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J Gen Physiol. 2004 Oct;124(4):349-56. Epub 2004 Sep 13.

Gating of the bacterial sodium channel, NaChBac: voltage-dependent charge movement and gating currents.

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  • 1Department of Anesthesiology, David Geffen School of Medicine at University of California, Los Angeles, Los Angeles, CA 90095-7115, USA.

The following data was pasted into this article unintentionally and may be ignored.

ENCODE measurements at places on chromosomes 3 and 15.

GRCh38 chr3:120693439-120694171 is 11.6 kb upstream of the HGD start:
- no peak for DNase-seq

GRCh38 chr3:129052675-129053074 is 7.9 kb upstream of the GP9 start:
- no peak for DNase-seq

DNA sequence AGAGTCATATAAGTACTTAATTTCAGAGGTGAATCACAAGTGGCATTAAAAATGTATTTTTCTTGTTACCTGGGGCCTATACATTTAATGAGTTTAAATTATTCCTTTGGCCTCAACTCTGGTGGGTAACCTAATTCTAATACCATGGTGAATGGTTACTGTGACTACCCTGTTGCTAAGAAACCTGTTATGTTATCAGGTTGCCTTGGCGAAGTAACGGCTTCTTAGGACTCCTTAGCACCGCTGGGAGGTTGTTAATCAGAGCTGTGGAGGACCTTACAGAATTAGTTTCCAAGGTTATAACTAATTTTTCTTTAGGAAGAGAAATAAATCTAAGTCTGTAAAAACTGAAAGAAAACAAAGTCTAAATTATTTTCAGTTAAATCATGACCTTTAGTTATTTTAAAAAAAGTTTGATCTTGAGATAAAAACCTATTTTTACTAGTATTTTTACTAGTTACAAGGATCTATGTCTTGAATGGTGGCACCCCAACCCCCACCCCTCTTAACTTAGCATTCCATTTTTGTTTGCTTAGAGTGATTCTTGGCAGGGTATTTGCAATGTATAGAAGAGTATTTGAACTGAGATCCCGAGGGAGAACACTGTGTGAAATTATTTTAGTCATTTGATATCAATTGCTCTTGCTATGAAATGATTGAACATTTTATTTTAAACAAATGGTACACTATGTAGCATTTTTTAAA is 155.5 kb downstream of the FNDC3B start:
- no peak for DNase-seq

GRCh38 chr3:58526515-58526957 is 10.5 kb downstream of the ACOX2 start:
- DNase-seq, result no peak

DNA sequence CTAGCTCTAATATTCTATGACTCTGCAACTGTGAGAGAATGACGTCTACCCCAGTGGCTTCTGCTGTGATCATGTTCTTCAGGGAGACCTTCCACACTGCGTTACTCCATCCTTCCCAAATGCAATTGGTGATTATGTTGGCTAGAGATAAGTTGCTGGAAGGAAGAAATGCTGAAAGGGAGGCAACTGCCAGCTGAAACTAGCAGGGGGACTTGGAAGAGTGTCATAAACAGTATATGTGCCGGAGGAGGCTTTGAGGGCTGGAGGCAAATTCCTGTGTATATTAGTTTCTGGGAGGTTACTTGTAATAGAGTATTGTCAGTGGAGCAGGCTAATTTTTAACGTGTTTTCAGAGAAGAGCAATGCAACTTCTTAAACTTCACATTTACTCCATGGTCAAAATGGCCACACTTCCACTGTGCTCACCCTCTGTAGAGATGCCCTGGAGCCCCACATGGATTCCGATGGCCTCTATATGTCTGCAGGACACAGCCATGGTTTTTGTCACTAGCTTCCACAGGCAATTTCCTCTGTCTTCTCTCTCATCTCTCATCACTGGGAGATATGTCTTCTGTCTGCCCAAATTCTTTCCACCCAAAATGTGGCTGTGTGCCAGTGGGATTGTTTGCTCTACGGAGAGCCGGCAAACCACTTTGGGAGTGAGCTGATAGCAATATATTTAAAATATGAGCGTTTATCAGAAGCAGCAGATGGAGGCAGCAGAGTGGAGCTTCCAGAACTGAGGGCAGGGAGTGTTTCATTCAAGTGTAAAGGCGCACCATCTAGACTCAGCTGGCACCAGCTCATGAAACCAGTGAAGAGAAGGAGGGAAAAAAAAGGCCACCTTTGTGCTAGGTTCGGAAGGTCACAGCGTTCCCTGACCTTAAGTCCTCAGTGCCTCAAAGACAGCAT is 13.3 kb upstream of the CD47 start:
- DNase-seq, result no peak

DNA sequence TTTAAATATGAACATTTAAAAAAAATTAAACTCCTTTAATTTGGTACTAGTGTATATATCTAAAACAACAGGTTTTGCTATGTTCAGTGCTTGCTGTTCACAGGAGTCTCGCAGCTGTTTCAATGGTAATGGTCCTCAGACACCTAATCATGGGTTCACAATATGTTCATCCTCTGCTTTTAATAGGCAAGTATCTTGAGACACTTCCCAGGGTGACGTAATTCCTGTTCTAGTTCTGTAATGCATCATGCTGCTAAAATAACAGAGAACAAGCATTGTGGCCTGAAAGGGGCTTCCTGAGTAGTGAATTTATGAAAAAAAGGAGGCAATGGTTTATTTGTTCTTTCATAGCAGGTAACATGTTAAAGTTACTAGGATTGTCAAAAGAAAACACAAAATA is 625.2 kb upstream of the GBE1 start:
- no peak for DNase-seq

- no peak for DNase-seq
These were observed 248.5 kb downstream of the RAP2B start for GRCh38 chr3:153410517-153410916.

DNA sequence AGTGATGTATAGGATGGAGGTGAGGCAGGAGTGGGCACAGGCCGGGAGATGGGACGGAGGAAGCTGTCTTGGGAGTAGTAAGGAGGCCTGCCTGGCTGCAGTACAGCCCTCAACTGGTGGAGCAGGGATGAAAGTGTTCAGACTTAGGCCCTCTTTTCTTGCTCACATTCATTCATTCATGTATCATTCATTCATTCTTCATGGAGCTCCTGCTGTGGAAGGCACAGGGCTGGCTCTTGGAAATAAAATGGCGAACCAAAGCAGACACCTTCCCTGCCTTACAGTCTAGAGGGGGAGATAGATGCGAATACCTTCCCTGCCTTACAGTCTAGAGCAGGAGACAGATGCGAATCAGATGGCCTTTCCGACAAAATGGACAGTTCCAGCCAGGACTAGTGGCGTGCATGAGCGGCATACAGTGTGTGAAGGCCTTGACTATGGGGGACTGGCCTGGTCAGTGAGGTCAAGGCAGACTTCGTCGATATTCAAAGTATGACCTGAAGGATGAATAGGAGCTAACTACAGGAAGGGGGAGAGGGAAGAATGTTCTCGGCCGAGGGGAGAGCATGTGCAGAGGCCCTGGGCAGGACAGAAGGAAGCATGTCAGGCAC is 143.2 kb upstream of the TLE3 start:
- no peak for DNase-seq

The bacterial sodium channel, NaChBac, from Bacillus halodurans provides an excellent model to study structure-function relationships of voltage-gated ion channels. It can be expressed in mammalian cells for functional studies as well as in bacterial cultures as starting material for protein purification for fine biochemical and biophysical studies. Macroscopic functional properties of NaChBac have been described previously (Ren, D., B. Navarro, H. Xu, L. Yue, Q. Shi, and D.E. Clapham. 2001. Science. 294:2372-2375). In this study, we report gating current properties of NaChBac expressed in COS-1 cells. Upon depolarization of the membrane, gating currents appeared as upward inflections preceding the ionic currents. Gating currents were detectable at -90 mV while holding at -150 mV. Charge-voltage (Q-V) curves showed sigmoidal dependence on voltage with gating charge saturating at -10 mV. Charge movement was shifted by -22 mV relative to the conductance-voltage curve, indicating the presence of more than one closed state. Consistent with this was the Cole-Moore shift of 533 micros observed for a change in preconditioning voltage from -160 to -80 mV. The total gating charge was estimated to be 16 elementary charges per channel. Charge immobilization caused by prolonged depolarization was also observed; Q-V curves were shifted by approximately -60 mV to hyperpolarized potentials when cells were held at 0 mV. The kinetic properties of NaChBac were simulated by simultaneous fit of sodium currents at various voltages to a sequential kinetic model. Gating current kinetics predicted from ionic current experiments resembled the experimental data, indicating that gating currents are coupled to activation of NaChBac and confirming the assertion that this channel undergoes several transitions between closed states before channel opening. The results indicate that NaChBac has several closed states with voltage-dependent transitions between them realized by translocation of gating charge that causes activation of the channel.

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